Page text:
Our odyssey was a test of courage and resilience. The cold, piercing glares in Bhandara district, the aloof brush-offs by the Police Head labeling the massacre merely a “Naxalite issue” tried to deter us. But amid these formidable barriers, we uncovered pivotal documents. The mere act of sharing this narrative had us on the police radar, with looming threats to paint us as Naxalites. It’s a manipulative game; a tactic often deployed by the authorities to silence defiant Dalit activists and social warriors standing against brutalities.
Unmasking the truth demanded a hefty price. Buckwalter found herself on the verge of exile after her visa was denied, while shadows of menace loomed over me every waking moment. Yet, fueled by an indomitable spirit, as president of Foundation For Human Horizon, I took my protest to Geneva’s United Nation headquarter in 2006. My hunger strike became a beacon, compelling even India’s Prime Minister to finally acknowledge the dark specters of Khairlanji.
As Buckwalter and this author’s revelations reverberated across borders, the gravity of Dalit atrocities came to the forefront, shaking the collective conscience of the global community. The narrative wasn’t just about Kherlanji anymore; it became a mirror to the myriad suppressed stories of the oppressed, underscoring the vital role of international English-speaking media. Their unbiased lenses and vast outreach could no longer remain mere observers but needed to transform into catalysts of change.
The global attention, on one hand, highlighted the power of international solidarity. When atrocities occur in any corner of our interconnected world, there is a moral obligation for global citizens to decry them. Khairlanji exemplifies this, as international pressure, including from esteemed platforms made a difference. And on the other hand, it exposed darker side of India.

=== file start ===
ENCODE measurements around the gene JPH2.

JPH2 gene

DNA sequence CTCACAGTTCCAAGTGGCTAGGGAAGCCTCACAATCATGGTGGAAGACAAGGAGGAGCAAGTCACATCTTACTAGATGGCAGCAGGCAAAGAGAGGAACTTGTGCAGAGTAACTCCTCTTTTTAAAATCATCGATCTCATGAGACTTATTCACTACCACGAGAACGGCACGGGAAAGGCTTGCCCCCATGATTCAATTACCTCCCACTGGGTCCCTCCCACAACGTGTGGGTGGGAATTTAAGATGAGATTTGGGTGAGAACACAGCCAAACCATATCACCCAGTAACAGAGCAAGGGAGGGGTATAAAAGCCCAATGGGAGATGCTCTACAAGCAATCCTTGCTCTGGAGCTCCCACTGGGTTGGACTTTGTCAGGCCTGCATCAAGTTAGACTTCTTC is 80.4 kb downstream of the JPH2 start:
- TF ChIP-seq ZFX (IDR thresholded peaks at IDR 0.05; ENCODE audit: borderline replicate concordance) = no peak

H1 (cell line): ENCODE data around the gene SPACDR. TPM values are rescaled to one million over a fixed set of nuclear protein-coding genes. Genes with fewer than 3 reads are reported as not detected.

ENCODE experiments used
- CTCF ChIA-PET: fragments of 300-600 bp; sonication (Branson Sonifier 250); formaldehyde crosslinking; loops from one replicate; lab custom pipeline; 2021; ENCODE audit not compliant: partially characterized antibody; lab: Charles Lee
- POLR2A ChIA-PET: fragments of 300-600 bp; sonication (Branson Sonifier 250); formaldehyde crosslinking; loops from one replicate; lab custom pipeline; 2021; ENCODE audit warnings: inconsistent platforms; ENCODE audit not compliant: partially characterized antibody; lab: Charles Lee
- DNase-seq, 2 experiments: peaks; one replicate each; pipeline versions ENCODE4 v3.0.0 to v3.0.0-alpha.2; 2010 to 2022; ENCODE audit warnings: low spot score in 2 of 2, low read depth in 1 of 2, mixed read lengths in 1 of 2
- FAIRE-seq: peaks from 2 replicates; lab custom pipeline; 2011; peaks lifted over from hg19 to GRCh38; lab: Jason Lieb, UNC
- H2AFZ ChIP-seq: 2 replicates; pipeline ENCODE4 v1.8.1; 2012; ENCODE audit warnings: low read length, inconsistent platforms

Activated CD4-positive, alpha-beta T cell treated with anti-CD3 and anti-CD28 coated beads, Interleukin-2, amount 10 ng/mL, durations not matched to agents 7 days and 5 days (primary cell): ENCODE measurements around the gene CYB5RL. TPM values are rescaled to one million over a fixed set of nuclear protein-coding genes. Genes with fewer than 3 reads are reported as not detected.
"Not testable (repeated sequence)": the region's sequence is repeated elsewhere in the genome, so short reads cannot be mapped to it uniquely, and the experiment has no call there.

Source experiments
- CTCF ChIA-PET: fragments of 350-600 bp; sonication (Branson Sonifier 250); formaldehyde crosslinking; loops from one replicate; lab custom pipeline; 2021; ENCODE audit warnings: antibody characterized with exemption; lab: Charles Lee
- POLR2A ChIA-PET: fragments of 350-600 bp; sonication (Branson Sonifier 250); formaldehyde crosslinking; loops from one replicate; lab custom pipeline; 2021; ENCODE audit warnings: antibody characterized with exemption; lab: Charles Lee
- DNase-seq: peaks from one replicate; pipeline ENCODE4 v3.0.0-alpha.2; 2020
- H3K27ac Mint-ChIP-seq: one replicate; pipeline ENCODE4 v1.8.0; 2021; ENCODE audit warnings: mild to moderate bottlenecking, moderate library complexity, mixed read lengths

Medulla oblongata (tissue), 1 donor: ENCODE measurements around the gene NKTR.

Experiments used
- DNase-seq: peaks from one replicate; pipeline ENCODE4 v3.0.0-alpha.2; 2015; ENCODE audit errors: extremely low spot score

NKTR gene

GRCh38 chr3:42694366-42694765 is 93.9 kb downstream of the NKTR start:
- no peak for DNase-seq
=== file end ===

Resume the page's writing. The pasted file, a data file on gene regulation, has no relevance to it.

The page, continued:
Khairlanji is not just history
Today, as we reflect upon the Khairlanji massacre, it serves not as a mere historical reference, but as a poignant reflection of India’s present-day challenges. As a nation, we have soared to great heights, but episodes like Khairlanji ground us, reminding us of the arduous journey still ahead.
The Bhotmange family epitomised the dreams and aspirations of countless Dalits. While their dreams met a tragic end, their legacy remains undeterred. They symbolise hope, resistance, and the indomitable spirit that envisions an India unfettered by caste chains.
As the haunting memories of Khairlanji resurface, our hearts don’t merely sigh in anguish; they thunder with a call to arms. This isn’t mere nostalgia; it’s an impassioned plea to rise, to act, and to transform. We make a sacred pledge to cast such dark episodes deep into oblivion, ensuring they never tarnish our present or future. For, justice delayed is, in essence, justice negated. A nation that ignores the aspirations of its disenfranchised citizens loses its soul.
We must envision an India where every ambition, be it humble or grandiose, is valued, safeguarded, and celebrated. While the G20’s grandeur lasted but two days, costing over Rs 4,100 crore, the price of ensuring no more massacres like Khairlanji is comparatively insignificant. Yet, its ripple effect would touch and uplift billions. Central to this vision is the unwavering commitment of our leaders, especially the unwavering focus of our Prime Minister.
The author is the president of Foundation for Human Horizon, a UN-affiliated NGO that’s leading the Anti-Caste legislation movement in the USA and an Artificial Intelligence (AI) Research Scholar at Johns Hopkins University. Views are personal.
Courtesy : The Print
Note: This news piece was originally published in theprint.com and used purely for non-profit/non-commercial purposes exclusively for Human Right